Intriguing Underwater Sculptures
Art is not only about pretty and abstract paintings, but the thought and the way its executed. Since we started this art section on Fractal Enlightenment, I have come across so many interesting art pieces and innovative ways of spreading a message through the medium of art.
Here’s another one which is exceptional work and its done underwater. The British-born artist Jason Taylor, has created underwater sculptures on the seabed of the Caribbean island, Grenada. Sounds weird? But on seeing more of his work, you will understand that how the changing face of these sculptures underwater, due to the ecology, indirectly shows the changing landscapes of our own lives. The works were made using wire, steel and concrete before being anchored to the seabed.
On first look they seem like remains from an old civilisation, but a closer view leaves you astounded. Taylor apart from being a sculpture is also a diving instructor, so it made his job easier. The works were made using wire, steel and concrete and then they were anchored to the seabed.
Taylor’s different work also shows the people of Grenada, its culture and history. One of his work is called ‘Vicissitudes,’ where Taylor has used 30 life-size moulds taken of children of diverse ethnic background. It is placed five meters below the surface and symbolises the cycle of life and unity.
What I really liked about his work was that these sculptures are not just dumped into the sea, but they change in their environment due to the water currant, countless micro-organisms, light etc. They slowly begin to erode, wear away and then plants grow on it and they become artificial reef and habitat for the marine life. This way the artist shows the need to protect the environment, you will need artificial reefs when the real corals are disappearing.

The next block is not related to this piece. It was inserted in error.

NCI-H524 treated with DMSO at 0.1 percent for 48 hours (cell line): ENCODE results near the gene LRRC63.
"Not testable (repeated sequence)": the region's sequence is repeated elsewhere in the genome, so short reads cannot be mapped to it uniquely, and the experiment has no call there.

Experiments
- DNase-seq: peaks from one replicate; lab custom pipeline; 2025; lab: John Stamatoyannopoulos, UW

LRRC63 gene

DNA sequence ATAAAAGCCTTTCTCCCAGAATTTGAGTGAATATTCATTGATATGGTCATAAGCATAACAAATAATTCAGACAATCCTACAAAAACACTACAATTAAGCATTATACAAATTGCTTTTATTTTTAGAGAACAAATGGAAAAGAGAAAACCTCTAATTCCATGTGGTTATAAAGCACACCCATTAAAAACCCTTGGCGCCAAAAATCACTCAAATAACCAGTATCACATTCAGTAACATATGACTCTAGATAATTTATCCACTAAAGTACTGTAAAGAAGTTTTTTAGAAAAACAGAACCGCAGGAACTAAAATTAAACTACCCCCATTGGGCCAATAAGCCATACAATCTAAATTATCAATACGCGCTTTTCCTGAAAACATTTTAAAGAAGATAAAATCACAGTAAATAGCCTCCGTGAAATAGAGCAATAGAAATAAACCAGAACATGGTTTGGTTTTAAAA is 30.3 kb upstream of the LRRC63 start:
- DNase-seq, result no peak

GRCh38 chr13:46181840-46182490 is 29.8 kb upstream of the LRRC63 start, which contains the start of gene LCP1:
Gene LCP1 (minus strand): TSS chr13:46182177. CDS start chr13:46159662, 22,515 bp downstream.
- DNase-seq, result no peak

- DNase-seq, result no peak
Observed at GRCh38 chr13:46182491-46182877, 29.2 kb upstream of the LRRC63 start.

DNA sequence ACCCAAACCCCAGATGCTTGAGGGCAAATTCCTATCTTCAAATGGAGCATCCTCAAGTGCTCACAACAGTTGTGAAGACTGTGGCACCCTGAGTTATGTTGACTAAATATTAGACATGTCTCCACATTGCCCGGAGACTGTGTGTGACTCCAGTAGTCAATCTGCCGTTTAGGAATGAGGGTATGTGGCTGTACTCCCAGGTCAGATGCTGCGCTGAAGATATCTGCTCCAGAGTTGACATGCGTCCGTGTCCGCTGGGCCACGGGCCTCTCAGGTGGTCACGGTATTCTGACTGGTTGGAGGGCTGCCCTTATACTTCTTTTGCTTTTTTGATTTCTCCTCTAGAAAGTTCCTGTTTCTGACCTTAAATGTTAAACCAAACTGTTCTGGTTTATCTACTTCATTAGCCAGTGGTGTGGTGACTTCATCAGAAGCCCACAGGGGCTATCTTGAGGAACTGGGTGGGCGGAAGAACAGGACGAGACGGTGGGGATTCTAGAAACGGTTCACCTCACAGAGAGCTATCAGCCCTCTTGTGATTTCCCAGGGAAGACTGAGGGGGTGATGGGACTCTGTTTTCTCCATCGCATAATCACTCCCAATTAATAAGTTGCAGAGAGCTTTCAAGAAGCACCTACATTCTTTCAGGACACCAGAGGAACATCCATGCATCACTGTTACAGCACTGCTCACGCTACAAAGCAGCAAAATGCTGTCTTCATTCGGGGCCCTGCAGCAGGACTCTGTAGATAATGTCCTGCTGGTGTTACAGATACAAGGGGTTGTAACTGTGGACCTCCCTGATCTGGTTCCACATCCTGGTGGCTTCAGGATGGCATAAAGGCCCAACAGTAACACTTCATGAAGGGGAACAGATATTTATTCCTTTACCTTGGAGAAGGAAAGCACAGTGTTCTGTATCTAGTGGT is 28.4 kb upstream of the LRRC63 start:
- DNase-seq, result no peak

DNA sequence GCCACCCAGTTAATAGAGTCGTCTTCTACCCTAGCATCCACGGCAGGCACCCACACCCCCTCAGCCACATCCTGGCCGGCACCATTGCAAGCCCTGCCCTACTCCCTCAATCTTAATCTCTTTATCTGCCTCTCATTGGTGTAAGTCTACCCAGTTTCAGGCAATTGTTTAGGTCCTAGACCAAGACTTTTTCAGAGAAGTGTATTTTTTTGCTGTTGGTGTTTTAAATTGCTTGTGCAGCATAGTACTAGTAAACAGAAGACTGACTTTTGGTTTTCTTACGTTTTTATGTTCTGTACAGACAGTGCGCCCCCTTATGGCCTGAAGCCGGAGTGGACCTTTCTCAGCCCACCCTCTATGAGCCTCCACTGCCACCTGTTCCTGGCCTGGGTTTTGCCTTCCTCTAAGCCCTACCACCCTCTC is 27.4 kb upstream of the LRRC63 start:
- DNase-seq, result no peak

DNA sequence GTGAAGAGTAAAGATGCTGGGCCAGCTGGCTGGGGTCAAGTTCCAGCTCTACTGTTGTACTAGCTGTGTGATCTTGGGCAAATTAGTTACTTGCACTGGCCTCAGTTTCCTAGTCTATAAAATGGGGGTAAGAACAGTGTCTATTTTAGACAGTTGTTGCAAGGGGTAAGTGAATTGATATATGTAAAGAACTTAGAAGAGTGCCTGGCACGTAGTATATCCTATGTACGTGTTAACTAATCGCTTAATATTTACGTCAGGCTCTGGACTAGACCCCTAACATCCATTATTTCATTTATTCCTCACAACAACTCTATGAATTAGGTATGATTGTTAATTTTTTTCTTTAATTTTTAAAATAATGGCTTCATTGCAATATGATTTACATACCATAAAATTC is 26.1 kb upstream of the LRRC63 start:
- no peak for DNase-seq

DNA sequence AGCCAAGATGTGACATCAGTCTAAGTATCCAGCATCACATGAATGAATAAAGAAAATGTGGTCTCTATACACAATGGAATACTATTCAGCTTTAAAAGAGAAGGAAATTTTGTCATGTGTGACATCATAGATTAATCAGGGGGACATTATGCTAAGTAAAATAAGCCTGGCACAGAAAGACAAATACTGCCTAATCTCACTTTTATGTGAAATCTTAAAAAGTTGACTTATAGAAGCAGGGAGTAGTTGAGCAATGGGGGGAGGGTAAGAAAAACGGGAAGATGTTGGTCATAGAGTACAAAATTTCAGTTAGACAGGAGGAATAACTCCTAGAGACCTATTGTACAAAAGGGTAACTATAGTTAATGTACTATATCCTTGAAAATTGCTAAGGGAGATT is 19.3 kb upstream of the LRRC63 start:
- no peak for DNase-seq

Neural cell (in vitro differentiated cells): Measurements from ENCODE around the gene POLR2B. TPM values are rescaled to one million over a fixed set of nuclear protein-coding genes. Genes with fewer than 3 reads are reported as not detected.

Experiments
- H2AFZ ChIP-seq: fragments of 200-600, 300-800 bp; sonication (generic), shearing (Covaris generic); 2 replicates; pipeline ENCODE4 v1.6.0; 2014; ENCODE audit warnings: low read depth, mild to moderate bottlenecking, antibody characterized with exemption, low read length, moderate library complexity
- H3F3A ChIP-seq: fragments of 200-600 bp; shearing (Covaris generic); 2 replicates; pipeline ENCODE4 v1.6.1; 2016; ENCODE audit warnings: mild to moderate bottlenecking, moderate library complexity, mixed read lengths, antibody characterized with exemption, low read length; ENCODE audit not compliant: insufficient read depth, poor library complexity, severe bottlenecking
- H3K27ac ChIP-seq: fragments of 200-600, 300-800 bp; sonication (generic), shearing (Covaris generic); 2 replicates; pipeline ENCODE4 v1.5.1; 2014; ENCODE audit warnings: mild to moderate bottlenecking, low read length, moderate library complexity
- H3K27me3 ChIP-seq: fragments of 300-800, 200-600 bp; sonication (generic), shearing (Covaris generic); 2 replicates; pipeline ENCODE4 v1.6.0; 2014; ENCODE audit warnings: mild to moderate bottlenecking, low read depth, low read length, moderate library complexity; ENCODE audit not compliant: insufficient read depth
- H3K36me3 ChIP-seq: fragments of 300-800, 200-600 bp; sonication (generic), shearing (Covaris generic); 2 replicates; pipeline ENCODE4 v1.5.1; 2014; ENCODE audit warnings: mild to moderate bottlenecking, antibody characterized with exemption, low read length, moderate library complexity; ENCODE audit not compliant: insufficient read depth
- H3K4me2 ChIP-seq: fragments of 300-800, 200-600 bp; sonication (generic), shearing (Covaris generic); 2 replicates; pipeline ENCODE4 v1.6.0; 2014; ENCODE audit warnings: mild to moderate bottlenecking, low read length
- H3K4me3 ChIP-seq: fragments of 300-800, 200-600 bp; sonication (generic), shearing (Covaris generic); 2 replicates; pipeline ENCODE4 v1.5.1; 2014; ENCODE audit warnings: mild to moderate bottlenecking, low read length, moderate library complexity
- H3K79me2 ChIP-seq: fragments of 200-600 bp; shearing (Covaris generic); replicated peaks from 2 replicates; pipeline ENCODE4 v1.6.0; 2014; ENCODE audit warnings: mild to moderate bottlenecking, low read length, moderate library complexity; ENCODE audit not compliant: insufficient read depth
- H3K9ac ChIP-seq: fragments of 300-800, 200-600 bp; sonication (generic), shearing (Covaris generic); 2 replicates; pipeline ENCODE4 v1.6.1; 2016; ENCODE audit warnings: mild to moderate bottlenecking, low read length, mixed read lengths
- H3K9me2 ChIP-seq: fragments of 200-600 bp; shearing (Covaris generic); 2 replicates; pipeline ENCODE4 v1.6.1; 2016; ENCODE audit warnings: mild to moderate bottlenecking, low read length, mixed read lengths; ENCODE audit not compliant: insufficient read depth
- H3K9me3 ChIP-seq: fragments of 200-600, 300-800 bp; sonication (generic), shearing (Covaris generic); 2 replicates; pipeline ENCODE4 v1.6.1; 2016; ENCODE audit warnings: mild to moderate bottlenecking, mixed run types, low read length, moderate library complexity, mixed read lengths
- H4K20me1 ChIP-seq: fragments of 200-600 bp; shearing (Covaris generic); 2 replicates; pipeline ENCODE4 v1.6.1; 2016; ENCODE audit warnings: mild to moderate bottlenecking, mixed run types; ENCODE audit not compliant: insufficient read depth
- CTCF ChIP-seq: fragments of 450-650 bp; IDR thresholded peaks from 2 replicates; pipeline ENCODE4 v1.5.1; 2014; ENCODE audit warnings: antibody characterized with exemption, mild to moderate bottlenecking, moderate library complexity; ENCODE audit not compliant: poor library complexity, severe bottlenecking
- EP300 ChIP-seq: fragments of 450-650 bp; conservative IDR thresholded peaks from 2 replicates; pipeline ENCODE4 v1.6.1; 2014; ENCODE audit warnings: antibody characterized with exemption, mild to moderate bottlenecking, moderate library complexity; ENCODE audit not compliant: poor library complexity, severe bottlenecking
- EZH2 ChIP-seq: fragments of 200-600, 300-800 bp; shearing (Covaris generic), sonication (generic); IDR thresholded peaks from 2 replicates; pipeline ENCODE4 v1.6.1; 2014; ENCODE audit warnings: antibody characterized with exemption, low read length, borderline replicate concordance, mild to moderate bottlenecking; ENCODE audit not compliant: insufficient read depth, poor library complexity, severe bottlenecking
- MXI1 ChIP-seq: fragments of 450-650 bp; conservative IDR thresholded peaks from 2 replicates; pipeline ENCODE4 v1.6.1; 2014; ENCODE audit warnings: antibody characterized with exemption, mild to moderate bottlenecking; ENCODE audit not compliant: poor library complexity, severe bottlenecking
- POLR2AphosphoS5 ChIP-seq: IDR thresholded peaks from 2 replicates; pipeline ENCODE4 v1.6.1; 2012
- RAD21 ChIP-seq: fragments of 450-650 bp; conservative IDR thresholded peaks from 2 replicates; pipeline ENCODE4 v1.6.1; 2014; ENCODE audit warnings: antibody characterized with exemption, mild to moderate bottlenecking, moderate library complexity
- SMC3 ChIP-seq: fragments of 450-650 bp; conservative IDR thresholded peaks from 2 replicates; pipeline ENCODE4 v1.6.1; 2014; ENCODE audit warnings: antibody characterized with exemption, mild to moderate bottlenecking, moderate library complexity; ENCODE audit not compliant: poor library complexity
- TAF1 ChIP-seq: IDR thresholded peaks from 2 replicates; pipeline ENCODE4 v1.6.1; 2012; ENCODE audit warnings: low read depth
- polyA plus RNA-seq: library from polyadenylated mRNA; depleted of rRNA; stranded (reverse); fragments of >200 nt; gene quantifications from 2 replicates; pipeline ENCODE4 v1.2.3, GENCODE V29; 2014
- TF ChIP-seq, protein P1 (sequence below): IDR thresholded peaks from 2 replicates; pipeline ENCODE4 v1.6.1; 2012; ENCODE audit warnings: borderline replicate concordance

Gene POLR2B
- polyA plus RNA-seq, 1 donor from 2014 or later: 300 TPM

A very unusual sculpture is ‘The Lost Correspondent’, its not artistic in the literal sense, but is a profound connotation that shows a man sitting at a desk with a typewriter and newspaper clippings which shows the rapid changes in communication between generations. All these sculptures are actually part of the underwater sculpture park spread around Grenada’s Moliniere Bay, and they are placed in shallow waters so divers, snorkellers or those in glass-bottomed boats can easily view them. Objects appear 25% larger underwater, as a result they also appear closer.
Another classic work is a table with a vase and bowl of fruits. How is that art, you might question. Known as ‘The Un-Still Life,’ it kind of defies the conventional, constantly undergoing change so its still but at the same time transforming. It reminds us that changes are inevitable. Different angles show different and varied perpectives, these were amazing sculptures by James Taylor. You can see more of Taylor’s underwater sculptures on his site.
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